FATCA – U.S. Person "TIN" Deadline Approaches
Financial Institutions and their account holders have been dealing with FATCA now for 5 years, and whilst most firms and now comfortable with compliance many still have non-compliant accounts.
What do we mean by non-compliant? Well, leaving aside thresholds which may be applied, essentially any pre-existing entity (as at 30th June 2014) is required to have completed a self-cert and any individual with US Indicia, i.e.:
· U.S. citizenship or lawful permanent resident (green card) status;
· A U.S. birthplace;
· A U.S. residence address or a U.S. correspondence address (including a U.S. P.O. box);
· A U.S. telephone number (regardless of whether such number is the only telephone number associated with the account holder)
· Standing instructions to pay any amounts from the account to an account maintained in the U.S.;
· An “in care of” address or a “hold mail” address that is the sole address with respect to the client; or
· A power of attorney or signatory authority granted to a person with a U.S. address.
Three things happen if an account holder has U.S. indicia – the indicia is cured (for example, a U.S. place of birth can be cured with a self-certification and a certificate of loss of nationality), the account holder provides their U.S. Tax ID, or the account holder is reported as U.S.
If you have non-compliant entities they could still be reported for FATCA purposes as U.S. using a “dummy” TIN (AAAAAAAAA and 000000000 have both been used).
However, Financial Institutions, particularly Qualified Intermediaries, may begin to face a decision of what to do with non-compliant accounts. Reporting a US Person without a TIN for reporting periods after 2019 may be considered significant non-compliance.
In theory, firms have until May 2021 to resolve the issue, but if the firm allows the account to have receive income, or even have a balance, in 2020 and still cannot obtain a form we may have a compliance problem. So, for example, if a dividend is paid in January 2020 the firm will have no option but to report the account, but if the account holder refuses to supply a self cert, or indeed a US TIN, the firm may have significant non-compliance issues and potentially large penalties.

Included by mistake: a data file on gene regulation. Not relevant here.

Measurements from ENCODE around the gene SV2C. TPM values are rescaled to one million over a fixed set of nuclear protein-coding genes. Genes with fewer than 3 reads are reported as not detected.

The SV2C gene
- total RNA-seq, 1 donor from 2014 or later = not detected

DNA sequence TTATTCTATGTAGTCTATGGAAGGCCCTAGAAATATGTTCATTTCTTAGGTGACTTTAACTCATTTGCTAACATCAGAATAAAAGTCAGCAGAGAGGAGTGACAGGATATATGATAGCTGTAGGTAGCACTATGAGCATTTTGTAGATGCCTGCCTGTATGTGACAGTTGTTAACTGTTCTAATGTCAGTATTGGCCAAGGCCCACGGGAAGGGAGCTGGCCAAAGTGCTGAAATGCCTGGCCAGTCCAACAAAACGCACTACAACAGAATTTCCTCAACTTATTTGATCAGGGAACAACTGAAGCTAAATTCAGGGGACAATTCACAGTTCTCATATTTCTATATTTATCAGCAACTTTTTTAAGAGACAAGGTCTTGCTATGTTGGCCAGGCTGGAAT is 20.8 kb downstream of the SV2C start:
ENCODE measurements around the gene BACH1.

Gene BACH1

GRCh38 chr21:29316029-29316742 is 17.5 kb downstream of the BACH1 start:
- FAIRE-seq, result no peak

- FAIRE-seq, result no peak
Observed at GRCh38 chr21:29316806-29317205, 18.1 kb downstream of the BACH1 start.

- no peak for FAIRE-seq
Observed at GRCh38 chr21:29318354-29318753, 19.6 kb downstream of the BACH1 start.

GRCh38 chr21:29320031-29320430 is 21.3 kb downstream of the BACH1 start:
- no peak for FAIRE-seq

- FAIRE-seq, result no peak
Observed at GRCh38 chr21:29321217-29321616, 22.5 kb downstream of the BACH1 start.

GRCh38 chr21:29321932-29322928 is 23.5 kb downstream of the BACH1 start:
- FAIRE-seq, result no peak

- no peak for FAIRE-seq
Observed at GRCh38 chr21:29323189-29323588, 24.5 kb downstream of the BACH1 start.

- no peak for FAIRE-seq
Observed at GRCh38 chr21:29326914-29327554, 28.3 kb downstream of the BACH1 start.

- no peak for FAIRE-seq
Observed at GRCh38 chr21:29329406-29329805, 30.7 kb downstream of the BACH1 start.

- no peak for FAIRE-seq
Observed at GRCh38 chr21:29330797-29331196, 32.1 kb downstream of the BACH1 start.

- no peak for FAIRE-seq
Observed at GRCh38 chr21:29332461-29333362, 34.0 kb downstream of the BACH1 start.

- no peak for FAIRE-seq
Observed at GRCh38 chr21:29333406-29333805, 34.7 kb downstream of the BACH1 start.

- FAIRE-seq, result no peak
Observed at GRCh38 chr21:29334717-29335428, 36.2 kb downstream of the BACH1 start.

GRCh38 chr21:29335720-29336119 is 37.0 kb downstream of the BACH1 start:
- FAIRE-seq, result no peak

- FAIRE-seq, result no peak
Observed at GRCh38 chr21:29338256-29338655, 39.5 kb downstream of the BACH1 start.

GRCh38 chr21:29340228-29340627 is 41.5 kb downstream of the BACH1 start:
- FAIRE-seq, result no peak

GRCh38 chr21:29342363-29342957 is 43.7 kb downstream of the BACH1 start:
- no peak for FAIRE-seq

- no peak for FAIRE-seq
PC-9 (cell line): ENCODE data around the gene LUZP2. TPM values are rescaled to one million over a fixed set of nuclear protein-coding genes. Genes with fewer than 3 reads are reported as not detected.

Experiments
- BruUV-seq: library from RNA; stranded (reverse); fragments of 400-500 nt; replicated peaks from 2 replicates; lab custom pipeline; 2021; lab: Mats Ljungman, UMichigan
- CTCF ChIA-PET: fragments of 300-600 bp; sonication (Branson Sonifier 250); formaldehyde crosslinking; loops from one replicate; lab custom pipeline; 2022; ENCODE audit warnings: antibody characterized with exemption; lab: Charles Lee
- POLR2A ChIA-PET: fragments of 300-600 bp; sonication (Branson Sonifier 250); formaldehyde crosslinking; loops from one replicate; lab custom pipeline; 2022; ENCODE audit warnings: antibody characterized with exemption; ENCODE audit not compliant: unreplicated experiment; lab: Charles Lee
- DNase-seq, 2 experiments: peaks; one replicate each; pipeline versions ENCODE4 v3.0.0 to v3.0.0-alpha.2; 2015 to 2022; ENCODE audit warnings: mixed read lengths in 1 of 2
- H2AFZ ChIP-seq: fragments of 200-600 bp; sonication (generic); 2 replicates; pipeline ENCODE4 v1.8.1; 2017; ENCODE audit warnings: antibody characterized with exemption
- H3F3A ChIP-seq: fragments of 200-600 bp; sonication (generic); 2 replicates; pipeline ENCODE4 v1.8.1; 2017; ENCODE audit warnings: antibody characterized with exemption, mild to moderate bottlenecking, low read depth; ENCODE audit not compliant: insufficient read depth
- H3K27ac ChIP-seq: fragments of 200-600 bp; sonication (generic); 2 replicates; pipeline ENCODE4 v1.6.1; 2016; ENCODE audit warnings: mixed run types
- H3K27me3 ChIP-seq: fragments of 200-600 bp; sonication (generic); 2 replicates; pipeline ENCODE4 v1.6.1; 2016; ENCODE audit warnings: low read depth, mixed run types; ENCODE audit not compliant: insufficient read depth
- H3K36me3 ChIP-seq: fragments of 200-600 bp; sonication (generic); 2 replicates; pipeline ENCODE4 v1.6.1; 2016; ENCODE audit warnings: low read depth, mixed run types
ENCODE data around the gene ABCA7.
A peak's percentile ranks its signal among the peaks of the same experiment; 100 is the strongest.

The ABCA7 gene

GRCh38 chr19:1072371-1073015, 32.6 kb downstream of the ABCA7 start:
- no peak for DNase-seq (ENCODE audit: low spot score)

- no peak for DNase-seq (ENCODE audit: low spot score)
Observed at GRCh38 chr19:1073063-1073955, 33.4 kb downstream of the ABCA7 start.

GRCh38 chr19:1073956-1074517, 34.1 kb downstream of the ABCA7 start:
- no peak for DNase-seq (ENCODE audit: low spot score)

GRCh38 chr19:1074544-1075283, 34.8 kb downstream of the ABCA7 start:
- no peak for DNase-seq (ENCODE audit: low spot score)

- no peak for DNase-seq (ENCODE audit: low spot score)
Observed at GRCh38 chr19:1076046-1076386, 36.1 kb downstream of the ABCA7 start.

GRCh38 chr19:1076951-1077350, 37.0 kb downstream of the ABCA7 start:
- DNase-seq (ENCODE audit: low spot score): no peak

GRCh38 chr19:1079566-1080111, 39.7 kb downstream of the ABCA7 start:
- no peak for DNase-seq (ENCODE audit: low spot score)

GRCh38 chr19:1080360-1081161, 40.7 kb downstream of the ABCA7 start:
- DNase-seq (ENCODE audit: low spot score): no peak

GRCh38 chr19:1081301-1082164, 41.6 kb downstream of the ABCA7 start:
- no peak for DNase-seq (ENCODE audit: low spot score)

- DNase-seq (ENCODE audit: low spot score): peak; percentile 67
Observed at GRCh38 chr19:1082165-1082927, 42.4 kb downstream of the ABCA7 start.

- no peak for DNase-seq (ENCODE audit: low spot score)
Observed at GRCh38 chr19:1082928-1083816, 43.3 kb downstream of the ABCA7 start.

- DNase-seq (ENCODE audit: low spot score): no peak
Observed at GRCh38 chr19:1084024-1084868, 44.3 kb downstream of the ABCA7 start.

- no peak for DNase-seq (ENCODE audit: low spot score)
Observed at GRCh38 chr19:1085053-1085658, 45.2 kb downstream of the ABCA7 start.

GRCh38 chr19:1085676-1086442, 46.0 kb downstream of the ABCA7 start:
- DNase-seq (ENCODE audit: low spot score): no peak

Also, this may cause great anxiety to individuals concerned who may face the prospect of losing access to financial services, or a $2350 bill for renouncing their citizenship – in addition to any outstanding tax issues.
The relevant passage is in IRS Notice 2017-46
“The Treasury Department and the IRS understand that some reporting Model 1 FFIs need additional time to implement practices and procedures to obtain and report required U.S. TINs for preexisting accounts that are U.S. reportable accounts. Accordingly, with respect to reporting on preexisting accounts that are U.S. reportable accounts, for calendar years 2017, 2018, and 2019, the U.S. Competent Authority will not determine that there is significant non-compliance with the obligations…”
If a U.S. Person refuses to supply a TIN the FFI (Foreign Financial Institution) may be obliged to close the account.
However, it is often assumed (often by FFIs!), that if you were born in the USA you are a U.S. person unless you have renounced your citizenship and been supplied with a certificate of loss of nationality (CLN). This may not be the case, especially, for example, if you became a citizen of another jurisdiction prior to June 4th 2004. There may be other avenues for an account to be cured of US indicia. If an account is held by an elderly person, who left to take up UK citizenship many years ago and who never had any intention of returning as a citizen of the U.S. there is a strong chance that the indicia can be cured without a CLN, whether the FFI realises it or not.
This is not intended as tax advice in any way. The rules of expatriation are complicated and not well understood. The rules are generally under section 877 of the IRC, but even the advice given by the IRS website can seem contradictory. For anyone who is unsure of their position the best thing to do is obtain professional U.S. tax advice or contact the Financial Institution to discuss options.